APIs for Data Security and Privacy: Part Three
Apigee was invited to submit testimony to a January 2016 meeting of the API Task Force of the Office of the National Coordinator for Health Information Technology (known as the ONC). The Task Force posed a series of questions about the security of APIs and the ability of APIs to protect consumer data.
These questions are part of the panel’s effort to identify perceived and real privacy and security risks that could slow adoption of open APIs in healthcare. The Task Force is expected to present a set of recommendations to the ONC to help consumers leverage APIs to access patient data securely. It is set to present these recommendations in April 2016.
In the previous post, I answered questions about whether there are security protections unique to APIs in healthcare, and how developers can find and assess APIs.
In the third and final post of this series, I’ll examine perceived API compliance and security risks and how they might affect adoption of APIs.
Are there known compliance implications with the use of APIs?
There are no compliance implications to the use of APIs that do not already apply to data that is exposed via a web application or file transfer system. Industry standards such as PCI and HIPAA apply to APIs just as they apply to other systems. Similarly, information privacy or data protection laws such as ECPA in the United States, PIPEDA in Canada, ECHR in Europe, and DPA in the United Kingdom may also have implications with the use of APIs.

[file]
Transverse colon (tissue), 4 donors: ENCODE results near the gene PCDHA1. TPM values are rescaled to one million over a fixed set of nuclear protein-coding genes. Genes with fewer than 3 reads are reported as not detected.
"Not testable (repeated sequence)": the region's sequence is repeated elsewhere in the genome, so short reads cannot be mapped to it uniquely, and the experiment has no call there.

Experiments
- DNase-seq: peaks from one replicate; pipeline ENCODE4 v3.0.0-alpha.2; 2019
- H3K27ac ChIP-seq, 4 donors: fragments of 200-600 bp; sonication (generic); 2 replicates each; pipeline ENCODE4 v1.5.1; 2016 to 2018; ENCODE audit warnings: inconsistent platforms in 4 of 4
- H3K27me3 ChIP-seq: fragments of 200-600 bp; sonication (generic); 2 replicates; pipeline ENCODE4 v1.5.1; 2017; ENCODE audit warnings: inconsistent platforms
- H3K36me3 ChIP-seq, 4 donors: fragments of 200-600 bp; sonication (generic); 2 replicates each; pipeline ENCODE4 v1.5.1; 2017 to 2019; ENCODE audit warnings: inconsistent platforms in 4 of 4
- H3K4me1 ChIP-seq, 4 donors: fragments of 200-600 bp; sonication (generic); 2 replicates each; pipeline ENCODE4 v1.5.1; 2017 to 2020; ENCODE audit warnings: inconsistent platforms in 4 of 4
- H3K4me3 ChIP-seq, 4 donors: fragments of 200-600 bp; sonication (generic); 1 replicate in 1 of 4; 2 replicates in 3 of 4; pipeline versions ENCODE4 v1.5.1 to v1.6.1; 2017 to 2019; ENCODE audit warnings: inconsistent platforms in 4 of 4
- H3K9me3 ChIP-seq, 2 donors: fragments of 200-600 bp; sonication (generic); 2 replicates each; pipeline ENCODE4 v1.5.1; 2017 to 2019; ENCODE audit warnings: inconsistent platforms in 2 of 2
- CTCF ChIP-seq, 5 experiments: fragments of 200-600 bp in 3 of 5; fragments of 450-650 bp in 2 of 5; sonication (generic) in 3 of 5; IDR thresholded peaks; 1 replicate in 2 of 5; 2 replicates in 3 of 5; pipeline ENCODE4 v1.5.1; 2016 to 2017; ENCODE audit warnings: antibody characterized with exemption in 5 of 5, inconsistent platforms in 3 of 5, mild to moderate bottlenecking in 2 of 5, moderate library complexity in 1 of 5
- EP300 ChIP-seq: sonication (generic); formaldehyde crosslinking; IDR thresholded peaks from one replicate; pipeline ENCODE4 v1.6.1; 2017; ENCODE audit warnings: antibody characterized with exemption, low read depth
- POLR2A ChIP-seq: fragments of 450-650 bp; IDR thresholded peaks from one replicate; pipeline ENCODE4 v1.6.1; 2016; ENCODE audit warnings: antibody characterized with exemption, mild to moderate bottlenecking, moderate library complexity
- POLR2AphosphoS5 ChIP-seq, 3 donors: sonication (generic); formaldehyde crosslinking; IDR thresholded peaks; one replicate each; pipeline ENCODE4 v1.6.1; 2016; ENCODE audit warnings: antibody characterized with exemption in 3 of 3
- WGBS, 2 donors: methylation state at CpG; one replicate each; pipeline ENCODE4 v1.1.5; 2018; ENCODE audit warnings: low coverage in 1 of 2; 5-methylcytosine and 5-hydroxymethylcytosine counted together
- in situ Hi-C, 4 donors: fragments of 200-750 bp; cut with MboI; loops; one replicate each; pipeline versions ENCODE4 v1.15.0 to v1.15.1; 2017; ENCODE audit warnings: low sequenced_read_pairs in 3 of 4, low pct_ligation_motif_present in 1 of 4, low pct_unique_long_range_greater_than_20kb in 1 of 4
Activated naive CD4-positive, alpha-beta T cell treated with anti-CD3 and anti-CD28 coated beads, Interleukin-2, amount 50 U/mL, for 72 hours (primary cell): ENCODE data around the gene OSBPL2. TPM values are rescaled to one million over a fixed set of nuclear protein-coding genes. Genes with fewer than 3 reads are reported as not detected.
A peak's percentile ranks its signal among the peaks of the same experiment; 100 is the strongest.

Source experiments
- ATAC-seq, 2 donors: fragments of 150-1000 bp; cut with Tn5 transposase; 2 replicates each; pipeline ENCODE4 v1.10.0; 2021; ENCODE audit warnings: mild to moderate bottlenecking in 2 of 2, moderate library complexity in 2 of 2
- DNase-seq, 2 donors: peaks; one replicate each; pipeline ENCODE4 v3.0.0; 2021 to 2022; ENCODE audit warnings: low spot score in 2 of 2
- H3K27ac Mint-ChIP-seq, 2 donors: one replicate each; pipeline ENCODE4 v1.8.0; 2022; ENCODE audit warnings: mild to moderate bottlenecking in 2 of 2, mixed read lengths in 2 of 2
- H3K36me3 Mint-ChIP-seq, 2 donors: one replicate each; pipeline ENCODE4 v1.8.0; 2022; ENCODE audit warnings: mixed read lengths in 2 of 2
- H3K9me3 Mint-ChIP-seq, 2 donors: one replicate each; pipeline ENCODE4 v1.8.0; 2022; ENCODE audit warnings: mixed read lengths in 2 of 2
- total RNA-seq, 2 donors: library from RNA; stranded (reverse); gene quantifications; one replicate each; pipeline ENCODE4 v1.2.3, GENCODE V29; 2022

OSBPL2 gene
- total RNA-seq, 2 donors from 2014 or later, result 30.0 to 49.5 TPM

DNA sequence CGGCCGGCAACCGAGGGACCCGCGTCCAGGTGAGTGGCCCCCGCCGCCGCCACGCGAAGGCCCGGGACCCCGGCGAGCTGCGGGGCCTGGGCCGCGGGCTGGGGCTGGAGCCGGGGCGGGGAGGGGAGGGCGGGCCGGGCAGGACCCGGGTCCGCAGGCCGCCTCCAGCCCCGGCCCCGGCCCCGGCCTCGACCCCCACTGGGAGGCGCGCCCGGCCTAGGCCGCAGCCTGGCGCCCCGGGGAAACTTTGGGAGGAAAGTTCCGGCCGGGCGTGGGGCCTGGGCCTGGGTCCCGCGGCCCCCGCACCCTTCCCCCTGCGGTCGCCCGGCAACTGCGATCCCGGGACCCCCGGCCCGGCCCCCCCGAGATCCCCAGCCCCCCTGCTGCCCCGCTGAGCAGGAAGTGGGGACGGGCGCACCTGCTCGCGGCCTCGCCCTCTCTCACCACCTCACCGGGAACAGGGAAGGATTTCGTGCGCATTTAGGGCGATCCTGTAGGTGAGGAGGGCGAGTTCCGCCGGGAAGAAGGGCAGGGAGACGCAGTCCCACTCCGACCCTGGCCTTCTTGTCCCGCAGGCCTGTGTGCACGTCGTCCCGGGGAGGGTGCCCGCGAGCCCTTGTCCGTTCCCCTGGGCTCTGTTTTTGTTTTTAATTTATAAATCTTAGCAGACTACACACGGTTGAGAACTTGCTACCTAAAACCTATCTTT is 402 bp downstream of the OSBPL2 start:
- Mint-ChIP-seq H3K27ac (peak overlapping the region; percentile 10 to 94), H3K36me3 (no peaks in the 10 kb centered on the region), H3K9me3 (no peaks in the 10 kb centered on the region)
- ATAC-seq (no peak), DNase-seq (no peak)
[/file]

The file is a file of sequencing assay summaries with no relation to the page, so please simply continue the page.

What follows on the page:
What are the perceived and actual security concerns or barriers to the adoption of APIs?
The actual security concerns are those that we have previously discussed: ensuring that only authorized end users and applications access APIs, controlling the amount of API traffic that they are allowed to generate, ensuring that the API traffic does not contain malicious content, and auditing all the traffic for later analysis and risk mitigation. These best practices are critical, but at the same time they are well known and there are many products available from commercial firms as well as open-source organizations that can help.
The perceived security barriers are often higher. Many people believe that by “offering an API,” an organization is suddenly “exposing data” that was previously locked away in a secure vault. While this sometimes happens, it is more common that the data being offered via API was previously transferred between systems using a marginally-secure file transfer system, or displayed by a complex web application, or even routinely sent via e-mail.
APIs are different because they are designed from the ground up to do only one thing, and that is to provide programmatic access to developers who code applications. As such, an API provides a much tighter contract than a web application. There is no reason why an API built to today’s best practices cannot be set up so that every single API interaction is authenticated, authorized, encrypted, and audited to ensure that no data protection policies are breached.
How can these risks be mitigated/how are you addressing this?
Every API provider is responsible for following API security best practices such as those described earlier in this document.
To that end, we at Apigee provide a software product that makes it possible to implement these security practices, by doing things like authenticating API traffic, controlling the amount of traffic from each application, scanning for threats, and detecting and rejecting “bot-like” activity automatically.
Furthermore, there is a great deal of information to be found in various webinars, blogs, books, and other formats written by experts from Apigee and from many other companies that describes how APIs can be deployed in ways that allow developers to quickly build new solutions, while protecting against security risks.